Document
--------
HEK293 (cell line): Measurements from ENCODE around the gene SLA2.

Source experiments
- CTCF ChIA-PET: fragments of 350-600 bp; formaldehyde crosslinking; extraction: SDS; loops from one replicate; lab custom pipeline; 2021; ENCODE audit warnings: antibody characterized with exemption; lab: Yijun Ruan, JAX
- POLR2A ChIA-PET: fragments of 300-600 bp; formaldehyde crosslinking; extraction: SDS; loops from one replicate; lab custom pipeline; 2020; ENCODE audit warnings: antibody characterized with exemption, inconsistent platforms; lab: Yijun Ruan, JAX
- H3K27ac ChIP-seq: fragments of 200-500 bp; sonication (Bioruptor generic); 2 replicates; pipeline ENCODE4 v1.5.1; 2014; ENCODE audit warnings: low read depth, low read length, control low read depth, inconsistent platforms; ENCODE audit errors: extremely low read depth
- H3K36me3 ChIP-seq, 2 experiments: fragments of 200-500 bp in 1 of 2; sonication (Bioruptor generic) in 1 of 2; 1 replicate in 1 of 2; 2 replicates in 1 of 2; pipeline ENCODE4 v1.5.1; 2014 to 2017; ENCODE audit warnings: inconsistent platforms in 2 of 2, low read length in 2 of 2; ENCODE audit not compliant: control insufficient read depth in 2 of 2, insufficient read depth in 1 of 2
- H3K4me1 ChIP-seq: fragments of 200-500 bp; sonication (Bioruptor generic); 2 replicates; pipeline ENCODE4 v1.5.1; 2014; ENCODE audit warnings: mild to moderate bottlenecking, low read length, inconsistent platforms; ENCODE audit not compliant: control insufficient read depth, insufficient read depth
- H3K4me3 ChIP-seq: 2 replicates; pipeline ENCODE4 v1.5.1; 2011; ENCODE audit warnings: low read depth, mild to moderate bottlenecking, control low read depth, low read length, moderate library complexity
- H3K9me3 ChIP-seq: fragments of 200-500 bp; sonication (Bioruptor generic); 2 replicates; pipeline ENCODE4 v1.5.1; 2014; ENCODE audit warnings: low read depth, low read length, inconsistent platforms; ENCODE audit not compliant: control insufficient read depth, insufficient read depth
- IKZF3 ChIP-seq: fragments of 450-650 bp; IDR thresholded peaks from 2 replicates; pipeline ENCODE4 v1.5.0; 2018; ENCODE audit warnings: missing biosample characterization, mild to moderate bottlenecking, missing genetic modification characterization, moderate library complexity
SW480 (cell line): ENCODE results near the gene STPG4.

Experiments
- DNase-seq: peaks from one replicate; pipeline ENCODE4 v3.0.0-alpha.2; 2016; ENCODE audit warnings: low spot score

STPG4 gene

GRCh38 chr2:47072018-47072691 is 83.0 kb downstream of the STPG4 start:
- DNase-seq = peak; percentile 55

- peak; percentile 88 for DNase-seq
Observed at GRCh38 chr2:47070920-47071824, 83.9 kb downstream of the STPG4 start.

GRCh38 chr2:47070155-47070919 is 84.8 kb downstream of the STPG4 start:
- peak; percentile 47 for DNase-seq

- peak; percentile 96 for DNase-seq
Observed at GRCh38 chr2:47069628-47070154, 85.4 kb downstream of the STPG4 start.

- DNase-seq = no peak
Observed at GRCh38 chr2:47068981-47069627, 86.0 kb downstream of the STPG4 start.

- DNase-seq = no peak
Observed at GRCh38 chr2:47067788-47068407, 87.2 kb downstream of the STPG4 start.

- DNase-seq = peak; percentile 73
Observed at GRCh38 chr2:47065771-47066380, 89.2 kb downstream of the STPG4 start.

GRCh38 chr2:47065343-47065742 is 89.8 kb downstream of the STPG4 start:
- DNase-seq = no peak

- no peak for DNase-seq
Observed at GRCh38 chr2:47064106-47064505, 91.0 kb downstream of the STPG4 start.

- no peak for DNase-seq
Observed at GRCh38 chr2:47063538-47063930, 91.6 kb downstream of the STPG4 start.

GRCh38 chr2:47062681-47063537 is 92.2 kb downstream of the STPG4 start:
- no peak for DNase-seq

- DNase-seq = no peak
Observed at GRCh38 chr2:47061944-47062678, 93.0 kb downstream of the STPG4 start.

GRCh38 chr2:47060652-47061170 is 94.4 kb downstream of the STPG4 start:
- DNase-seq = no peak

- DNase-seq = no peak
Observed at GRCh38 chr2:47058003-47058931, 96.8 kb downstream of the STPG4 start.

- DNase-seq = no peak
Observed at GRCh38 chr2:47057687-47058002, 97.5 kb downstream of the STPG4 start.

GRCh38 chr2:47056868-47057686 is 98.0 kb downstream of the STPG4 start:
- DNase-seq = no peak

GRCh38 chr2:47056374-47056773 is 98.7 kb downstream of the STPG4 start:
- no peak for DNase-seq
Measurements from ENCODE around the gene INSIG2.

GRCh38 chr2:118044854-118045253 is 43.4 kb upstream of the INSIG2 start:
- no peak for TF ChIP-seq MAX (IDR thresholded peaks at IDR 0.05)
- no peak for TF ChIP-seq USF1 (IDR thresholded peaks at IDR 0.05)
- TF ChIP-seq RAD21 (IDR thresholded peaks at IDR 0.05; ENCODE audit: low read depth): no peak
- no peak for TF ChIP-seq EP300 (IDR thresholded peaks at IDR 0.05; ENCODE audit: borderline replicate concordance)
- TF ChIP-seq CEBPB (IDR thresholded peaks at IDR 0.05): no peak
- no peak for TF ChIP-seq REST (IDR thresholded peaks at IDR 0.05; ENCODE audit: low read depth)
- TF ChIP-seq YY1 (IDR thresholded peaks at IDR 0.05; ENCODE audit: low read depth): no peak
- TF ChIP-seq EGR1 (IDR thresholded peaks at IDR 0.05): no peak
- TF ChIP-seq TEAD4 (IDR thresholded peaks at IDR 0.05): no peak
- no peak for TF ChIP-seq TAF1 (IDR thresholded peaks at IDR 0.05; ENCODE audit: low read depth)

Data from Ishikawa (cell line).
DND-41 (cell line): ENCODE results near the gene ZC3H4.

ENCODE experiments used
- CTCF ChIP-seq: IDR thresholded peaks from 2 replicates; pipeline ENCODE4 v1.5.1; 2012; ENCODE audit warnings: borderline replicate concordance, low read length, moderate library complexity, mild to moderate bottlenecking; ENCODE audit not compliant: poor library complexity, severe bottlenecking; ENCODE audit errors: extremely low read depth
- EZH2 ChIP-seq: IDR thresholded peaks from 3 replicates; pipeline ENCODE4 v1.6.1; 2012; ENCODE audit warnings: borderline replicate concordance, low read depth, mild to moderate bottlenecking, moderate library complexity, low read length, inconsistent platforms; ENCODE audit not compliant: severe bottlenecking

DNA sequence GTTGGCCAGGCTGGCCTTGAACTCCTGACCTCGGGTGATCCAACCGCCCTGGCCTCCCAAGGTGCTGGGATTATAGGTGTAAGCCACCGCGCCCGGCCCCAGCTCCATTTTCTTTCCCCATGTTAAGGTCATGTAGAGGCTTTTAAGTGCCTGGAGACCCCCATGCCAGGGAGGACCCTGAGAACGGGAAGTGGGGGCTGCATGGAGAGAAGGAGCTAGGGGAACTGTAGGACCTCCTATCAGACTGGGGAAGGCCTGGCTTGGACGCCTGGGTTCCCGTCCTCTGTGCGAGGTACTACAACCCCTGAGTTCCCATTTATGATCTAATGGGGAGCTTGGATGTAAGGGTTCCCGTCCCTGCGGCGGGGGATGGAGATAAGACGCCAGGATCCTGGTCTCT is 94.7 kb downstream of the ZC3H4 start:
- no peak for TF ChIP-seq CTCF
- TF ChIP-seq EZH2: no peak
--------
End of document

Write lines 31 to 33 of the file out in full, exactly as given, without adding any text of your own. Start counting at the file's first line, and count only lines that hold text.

- no peak for DNase-seq
Observed at GRCh38 chr2:47064106-47064505, 91.0 kb downstream of the STPG4 start.

- no peak for DNase-seq